The Pink Lady
The Many Lives of
Helen Gahagan Douglas
(Bloomsbury)Oh she was a study. Born rich, beautiful, eloquent ... passionate in her careers (acting, singing, politics). She had a good enough voice to consider a career in opera. She was a highly paid stage and movie star, married to the equally successful actor Melvin Douglas.
Then she did politics. For five years she was a star in the U. S. House of Representatives, representing the fourteenth district of California. She was mentioned as possible speaker of the House a half-century before Nancy Pelosi got there. They also thought she might make a good vice-presidential candidate for the Democrats in 1948.
But in 1950, Helen Gahagan Douglas decided to run for the U. S. Senate against Richard Nixon. Bad move. He was assisted by that most devious troublemaker, Murray Chotiner. It was during the time that the Communists were seen as taking over the world. They had taken over much of Eastern Europe, China. They were active in Greece, invading Korea, a burgeoning force in Viet Nam. Gahagan Douglas was labeled "soft on Communism."
She didn't know what had hit her. Nixon's train-wreck style was a stark change from the polite world of Gahagan Douglas's friend Roosevelt. Murray Chotiner came up with a "Pink Sheet" (printed on pink paper) comparing her voting record to the leftist Vito Marcantonio of New York. Nixon picked up support from the Los Angeles Times and other major California newspapers. The final blow to her campaign was an anonymous brochure issued by the non-existent "Communist League of Negro Women."
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The Pink Lady is an unfortunate title, for it's the label that Nixon used on her in 1950. "Pinks" were liberals considered to be in bed with the communists. But in Gahagan Douglas's case, it was not so. She was in more in bed with the likes of Nobel Prize Winner Philip Noel-Baker and, later, with Lyndon Baines Johnson himself.
Evidently Gahagan Douglas and Johnson carried on something awful in Washington during his early days as representative from Texas. They didn't seem too particular --- such innocent times! --- to hide their liaison.
Fifteen years later, when he became president, she and Johnson did a few turns in the White House as well. "He had supplied her apparently with my nightgown and robe and there she was on the third floor," Lady Bird Johnson wrote tartly in her diary.
One gets the feeling that Douglas was a gruesomely bad judge of character. And not only choosing Johnson as a bedmate, but others as well. Her fundraiser in 1950, Paul Ziffren, was, according to Denton, actively working against her and possibly connected "to organized crime figures." Gahagan Douglas was bright, and very pretty, and non-stop ... but she was also blind.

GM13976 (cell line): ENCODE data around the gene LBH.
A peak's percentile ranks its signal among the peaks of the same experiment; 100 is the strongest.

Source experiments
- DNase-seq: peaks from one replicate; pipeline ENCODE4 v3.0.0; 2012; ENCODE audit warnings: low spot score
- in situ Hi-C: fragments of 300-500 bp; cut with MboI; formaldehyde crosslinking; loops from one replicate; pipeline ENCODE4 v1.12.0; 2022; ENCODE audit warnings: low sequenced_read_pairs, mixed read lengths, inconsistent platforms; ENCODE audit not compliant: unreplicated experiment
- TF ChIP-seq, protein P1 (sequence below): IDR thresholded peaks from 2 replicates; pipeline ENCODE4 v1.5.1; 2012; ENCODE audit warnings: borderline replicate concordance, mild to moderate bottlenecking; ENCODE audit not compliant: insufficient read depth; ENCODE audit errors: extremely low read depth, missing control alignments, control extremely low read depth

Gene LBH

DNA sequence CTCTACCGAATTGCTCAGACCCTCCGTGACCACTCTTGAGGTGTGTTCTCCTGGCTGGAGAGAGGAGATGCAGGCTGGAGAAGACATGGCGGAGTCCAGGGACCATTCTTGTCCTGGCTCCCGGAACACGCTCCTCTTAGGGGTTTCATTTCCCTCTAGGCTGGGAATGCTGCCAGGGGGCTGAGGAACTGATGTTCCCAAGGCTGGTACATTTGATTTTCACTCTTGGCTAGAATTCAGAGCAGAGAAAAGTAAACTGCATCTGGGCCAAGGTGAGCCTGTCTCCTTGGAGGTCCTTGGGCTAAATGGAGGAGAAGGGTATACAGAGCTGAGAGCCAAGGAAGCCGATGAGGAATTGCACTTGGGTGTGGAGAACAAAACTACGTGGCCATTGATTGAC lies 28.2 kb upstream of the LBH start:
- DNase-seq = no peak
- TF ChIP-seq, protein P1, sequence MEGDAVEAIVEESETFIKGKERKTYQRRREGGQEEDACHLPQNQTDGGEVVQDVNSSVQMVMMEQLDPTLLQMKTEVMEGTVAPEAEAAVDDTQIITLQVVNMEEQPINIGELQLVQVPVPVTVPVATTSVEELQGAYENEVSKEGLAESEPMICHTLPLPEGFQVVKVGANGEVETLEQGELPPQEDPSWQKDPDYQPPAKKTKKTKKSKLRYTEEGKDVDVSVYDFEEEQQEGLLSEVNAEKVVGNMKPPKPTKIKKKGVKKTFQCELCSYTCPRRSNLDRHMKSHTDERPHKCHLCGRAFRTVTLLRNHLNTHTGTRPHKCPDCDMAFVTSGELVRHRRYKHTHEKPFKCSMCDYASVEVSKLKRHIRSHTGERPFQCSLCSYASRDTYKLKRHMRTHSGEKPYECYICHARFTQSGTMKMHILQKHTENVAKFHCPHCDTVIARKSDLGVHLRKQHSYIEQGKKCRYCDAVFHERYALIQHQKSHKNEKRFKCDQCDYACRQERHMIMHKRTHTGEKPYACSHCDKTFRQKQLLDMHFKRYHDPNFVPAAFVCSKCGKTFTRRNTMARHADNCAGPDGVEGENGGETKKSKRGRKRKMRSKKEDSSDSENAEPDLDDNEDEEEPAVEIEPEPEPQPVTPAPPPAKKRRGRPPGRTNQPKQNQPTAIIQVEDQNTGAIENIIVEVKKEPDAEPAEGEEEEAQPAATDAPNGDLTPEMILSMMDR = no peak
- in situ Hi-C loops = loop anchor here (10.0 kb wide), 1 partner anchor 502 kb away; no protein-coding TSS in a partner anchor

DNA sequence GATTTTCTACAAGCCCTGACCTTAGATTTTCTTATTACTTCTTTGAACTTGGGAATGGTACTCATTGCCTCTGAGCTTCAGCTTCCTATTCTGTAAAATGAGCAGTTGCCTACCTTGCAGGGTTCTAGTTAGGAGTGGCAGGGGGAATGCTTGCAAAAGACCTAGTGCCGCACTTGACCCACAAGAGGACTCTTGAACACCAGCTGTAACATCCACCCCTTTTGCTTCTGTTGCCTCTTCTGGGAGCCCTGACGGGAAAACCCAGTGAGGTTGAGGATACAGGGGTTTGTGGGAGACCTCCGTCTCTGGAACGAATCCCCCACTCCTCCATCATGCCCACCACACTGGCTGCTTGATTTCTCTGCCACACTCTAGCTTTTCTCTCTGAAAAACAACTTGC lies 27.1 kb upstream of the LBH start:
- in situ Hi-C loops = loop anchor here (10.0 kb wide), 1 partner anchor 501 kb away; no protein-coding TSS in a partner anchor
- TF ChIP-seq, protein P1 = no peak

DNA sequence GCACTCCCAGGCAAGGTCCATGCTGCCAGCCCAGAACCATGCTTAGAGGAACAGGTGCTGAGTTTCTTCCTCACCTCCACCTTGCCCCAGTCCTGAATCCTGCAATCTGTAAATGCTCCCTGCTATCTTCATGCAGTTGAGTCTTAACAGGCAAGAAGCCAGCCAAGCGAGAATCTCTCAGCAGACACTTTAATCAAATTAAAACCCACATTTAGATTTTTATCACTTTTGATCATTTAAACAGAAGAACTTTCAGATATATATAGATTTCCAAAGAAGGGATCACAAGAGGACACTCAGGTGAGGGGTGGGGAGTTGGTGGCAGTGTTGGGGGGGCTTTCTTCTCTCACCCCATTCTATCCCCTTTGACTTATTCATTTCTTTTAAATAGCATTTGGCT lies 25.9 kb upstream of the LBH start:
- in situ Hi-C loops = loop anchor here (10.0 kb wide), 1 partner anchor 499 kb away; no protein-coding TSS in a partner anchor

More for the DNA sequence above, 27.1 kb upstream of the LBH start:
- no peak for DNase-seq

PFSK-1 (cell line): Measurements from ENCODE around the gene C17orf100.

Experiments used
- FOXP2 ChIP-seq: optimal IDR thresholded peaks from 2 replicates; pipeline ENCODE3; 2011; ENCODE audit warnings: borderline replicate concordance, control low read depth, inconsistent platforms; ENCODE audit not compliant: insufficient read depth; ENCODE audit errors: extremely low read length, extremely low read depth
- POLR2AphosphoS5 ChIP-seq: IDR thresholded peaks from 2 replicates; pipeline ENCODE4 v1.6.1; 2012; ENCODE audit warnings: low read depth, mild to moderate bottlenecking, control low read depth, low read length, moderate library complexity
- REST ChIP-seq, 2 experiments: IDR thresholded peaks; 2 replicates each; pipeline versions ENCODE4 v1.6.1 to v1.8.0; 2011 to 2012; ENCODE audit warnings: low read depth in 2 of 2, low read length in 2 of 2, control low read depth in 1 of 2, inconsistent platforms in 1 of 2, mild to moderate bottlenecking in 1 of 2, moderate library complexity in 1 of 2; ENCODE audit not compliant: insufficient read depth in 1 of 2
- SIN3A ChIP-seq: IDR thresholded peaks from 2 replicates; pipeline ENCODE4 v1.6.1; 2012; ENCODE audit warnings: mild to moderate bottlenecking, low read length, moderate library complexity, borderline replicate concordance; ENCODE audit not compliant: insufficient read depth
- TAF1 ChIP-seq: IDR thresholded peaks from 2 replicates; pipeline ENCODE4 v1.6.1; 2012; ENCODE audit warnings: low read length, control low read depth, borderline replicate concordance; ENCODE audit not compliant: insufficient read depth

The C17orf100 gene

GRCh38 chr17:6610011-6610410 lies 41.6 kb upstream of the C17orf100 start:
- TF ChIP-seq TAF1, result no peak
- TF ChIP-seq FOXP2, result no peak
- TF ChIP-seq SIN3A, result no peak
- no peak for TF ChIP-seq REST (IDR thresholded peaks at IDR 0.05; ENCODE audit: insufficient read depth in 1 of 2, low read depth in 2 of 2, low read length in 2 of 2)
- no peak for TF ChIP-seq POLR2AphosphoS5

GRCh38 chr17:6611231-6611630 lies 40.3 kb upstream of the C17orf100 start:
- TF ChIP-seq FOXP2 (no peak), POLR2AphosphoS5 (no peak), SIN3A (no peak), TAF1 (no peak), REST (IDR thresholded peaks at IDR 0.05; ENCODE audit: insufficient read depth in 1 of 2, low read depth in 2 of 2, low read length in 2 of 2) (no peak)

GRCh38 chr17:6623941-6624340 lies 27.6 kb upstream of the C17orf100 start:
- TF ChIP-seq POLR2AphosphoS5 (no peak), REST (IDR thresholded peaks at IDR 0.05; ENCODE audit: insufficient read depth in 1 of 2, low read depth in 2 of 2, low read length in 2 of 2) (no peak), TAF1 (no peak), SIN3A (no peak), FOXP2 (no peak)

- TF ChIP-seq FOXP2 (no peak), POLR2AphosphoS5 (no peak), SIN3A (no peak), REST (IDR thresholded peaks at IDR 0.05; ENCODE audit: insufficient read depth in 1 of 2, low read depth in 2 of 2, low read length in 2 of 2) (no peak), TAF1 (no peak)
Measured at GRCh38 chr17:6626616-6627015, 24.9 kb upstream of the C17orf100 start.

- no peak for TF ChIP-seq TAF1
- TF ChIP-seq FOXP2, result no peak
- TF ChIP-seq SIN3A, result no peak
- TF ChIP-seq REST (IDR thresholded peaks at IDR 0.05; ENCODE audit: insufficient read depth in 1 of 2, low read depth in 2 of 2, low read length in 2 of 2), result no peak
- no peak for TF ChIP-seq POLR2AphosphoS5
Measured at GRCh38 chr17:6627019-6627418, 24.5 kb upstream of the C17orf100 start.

The details of the 1950 campaign may create excessive pain for old time liberals like you and me, but it is the heart of the book. Despite that, there isn't much here: heart, that is. The early history of Gahagan Douglas drags, the middle part wambles, and only when Nixon hoves into view do we get a whiff of fire. Ms. Denton is not what you would call a felicitous stylist.
She also makes some factual errors. When he was running for his first term of office in the white house, FDR was not considered a "radical" by anyone. An examination of his campaign speeches show an almost tedious middle-of-the-road figure.
We also don't believe it when she tells us that Roosevelt's eyes "filled with tears" when he spoke to Douglas about migrant children. He was a tough old nut, certainly no weeper.
And he was not "confined to a wheelchair." Polite liberals don't use that phrase. Moreover, FDR was able to stand and get about, although with extreme difficulty.
Executive Order 9066 did put the Nisei in "relocation centers" in 1942, but these were not "concentration camps" as Denton avers. That phrase is reserved for harsher locales in other lands ... with considerably more tortured outcomes.
Finally Clare Booth Luce was never "a glamorous femme fatale." Like FDR, she was a tough old nut: as for her style, see Curzio Malaparte's riotous stories about her in Skin.
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Denton would have constructed a better volume if she had pared down the early history of Gahagan Douglas, spent more time, in more detail, on the violently vulgar Senate race of 1950. She could have drawn in parallel stories from other, equally vile campaigns of the same era: Claude Pepper's tragic defeat in Florida, for instance, or Millard Tydings' brutal race in Maryland.
The hasty end of Pink Lady --- fifteen years crammed into eight pages --- suggests that perhaps Denton soon got to be as weary of her subject as the rest of us.--- Carlos Amantea